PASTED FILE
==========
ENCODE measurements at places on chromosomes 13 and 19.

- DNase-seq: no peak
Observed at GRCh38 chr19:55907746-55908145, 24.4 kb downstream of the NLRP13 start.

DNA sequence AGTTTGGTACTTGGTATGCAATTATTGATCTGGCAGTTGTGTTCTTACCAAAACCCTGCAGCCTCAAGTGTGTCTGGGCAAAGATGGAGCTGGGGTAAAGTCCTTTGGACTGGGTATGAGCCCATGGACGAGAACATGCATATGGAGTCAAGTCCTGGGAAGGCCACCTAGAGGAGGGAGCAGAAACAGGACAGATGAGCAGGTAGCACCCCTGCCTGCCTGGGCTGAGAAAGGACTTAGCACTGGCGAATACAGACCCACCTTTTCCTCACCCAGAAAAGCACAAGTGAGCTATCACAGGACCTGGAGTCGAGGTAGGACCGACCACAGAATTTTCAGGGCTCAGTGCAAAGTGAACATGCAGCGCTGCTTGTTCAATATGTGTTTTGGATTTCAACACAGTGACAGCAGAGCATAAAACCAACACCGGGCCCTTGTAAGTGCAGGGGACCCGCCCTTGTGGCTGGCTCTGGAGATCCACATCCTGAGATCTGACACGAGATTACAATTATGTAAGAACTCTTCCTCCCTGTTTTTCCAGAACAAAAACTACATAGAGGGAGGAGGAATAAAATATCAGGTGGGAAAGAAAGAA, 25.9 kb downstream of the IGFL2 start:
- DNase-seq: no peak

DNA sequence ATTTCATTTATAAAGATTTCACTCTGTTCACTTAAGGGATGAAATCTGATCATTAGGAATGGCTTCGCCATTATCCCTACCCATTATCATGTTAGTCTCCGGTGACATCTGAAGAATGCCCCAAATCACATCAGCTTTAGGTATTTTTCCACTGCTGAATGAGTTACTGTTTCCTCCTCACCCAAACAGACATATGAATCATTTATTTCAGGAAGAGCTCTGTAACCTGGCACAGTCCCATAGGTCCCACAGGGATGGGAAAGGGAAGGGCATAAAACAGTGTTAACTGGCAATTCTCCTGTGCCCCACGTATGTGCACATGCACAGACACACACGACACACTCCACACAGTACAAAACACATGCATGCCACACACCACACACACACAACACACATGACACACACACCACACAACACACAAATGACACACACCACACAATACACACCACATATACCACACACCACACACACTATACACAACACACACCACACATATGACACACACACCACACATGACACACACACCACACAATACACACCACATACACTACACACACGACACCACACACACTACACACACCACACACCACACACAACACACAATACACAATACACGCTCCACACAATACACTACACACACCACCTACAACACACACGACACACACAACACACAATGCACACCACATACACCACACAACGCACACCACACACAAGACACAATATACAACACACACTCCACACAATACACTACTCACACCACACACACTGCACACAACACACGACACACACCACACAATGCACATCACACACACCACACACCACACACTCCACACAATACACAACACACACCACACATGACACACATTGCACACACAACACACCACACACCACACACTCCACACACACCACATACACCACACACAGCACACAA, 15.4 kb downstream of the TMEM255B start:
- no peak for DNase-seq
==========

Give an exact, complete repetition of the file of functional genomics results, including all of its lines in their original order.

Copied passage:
ENCODE measurements at places on chromosomes 13 and 19.

- DNase-seq: no peak
Observed at GRCh38 chr19:55907746-55908145, 24.4 kb downstream of the NLRP13 start.

DNA sequence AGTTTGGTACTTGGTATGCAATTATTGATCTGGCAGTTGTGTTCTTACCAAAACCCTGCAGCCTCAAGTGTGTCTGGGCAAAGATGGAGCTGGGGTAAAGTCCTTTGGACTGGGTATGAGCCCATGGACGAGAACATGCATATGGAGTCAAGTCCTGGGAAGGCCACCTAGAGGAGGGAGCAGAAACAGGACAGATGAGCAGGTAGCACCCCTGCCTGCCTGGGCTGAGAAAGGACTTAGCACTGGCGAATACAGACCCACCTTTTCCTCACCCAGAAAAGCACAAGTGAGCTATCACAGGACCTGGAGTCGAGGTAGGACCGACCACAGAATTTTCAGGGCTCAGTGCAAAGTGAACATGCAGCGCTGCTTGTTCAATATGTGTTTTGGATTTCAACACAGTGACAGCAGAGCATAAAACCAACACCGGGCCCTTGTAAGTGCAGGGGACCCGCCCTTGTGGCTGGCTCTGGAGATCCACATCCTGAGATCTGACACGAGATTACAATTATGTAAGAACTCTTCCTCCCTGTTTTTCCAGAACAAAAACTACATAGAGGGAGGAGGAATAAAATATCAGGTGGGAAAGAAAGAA, 25.9 kb downstream of the IGFL2 start:
- DNase-seq: no peak

DNA sequence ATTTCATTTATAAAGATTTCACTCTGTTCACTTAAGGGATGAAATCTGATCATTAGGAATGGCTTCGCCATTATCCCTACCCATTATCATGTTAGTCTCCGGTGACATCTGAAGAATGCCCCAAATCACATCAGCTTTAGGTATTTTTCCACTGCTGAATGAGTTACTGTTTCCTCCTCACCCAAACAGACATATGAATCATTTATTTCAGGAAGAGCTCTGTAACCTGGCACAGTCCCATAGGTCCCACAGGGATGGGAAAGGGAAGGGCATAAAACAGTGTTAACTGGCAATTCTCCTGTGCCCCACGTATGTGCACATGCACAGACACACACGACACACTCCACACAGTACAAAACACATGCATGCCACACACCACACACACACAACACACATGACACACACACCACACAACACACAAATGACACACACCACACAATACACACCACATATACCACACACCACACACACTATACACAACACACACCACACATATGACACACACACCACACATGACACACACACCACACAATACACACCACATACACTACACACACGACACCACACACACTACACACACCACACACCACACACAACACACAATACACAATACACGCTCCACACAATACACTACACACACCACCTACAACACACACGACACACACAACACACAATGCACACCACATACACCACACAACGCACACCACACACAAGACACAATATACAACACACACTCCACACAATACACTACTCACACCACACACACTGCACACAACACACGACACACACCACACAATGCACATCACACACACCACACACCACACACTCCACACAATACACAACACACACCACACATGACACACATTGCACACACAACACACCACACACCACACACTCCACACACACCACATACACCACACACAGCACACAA, 15.4 kb downstream of the TMEM255B start:
- no peak for DNase-seq